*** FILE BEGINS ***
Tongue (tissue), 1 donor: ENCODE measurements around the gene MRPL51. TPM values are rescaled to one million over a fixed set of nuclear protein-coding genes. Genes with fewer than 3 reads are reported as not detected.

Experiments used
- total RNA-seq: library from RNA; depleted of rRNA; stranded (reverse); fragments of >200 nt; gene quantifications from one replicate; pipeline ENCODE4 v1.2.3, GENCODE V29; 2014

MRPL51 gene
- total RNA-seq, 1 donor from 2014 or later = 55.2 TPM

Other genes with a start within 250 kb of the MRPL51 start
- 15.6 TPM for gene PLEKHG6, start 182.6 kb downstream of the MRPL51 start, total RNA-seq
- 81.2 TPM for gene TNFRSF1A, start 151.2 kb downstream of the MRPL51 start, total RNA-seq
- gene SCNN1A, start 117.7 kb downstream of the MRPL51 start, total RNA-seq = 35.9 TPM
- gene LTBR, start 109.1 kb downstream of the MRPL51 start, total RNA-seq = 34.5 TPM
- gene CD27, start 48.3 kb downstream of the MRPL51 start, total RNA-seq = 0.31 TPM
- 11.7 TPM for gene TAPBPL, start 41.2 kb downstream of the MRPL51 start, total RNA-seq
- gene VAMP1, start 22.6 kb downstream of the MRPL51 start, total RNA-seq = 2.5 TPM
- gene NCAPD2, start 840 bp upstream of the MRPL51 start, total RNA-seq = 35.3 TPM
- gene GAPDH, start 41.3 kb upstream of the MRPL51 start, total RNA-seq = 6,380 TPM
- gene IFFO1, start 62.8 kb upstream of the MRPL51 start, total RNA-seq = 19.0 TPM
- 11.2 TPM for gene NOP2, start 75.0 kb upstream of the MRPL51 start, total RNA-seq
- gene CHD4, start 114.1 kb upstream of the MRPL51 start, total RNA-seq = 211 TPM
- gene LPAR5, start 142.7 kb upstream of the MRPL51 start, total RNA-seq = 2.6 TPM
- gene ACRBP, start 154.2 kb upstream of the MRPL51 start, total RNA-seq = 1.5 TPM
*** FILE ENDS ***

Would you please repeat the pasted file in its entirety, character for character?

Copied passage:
Tongue (tissue), 1 donor: ENCODE measurements around the gene MRPL51. TPM values are rescaled to one million over a fixed set of nuclear protein-coding genes. Genes with fewer than 3 reads are reported as not detected.

Experiments used
- total RNA-seq: library from RNA; depleted of rRNA; stranded (reverse); fragments of >200 nt; gene quantifications from one replicate; pipeline ENCODE4 v1.2.3, GENCODE V29; 2014

MRPL51 gene
- total RNA-seq, 1 donor from 2014 or later = 55.2 TPM

Other genes with a start within 250 kb of the MRPL51 start
- 15.6 TPM for gene PLEKHG6, start 182.6 kb downstream of the MRPL51 start, total RNA-seq
- 81.2 TPM for gene TNFRSF1A, start 151.2 kb downstream of the MRPL51 start, total RNA-seq
- gene SCNN1A, start 117.7 kb downstream of the MRPL51 start, total RNA-seq = 35.9 TPM
- gene LTBR, start 109.1 kb downstream of the MRPL51 start, total RNA-seq = 34.5 TPM
- gene CD27, start 48.3 kb downstream of the MRPL51 start, total RNA-seq = 0.31 TPM
- 11.7 TPM for gene TAPBPL, start 41.2 kb downstream of the MRPL51 start, total RNA-seq
- gene VAMP1, start 22.6 kb downstream of the MRPL51 start, total RNA-seq = 2.5 TPM
- gene NCAPD2, start 840 bp upstream of the MRPL51 start, total RNA-seq = 35.3 TPM
- gene GAPDH, start 41.3 kb upstream of the MRPL51 start, total RNA-seq = 6,380 TPM
- gene IFFO1, start 62.8 kb upstream of the MRPL51 start, total RNA-seq = 19.0 TPM
- 11.2 TPM for gene NOP2, start 75.0 kb upstream of the MRPL51 start, total RNA-seq
- gene CHD4, start 114.1 kb upstream of the MRPL51 start, total RNA-seq = 211 TPM
- gene LPAR5, start 142.7 kb upstream of the MRPL51 start, total RNA-seq = 2.6 TPM
- gene ACRBP, start 154.2 kb upstream of the MRPL51 start, total RNA-seq = 1.5 TPM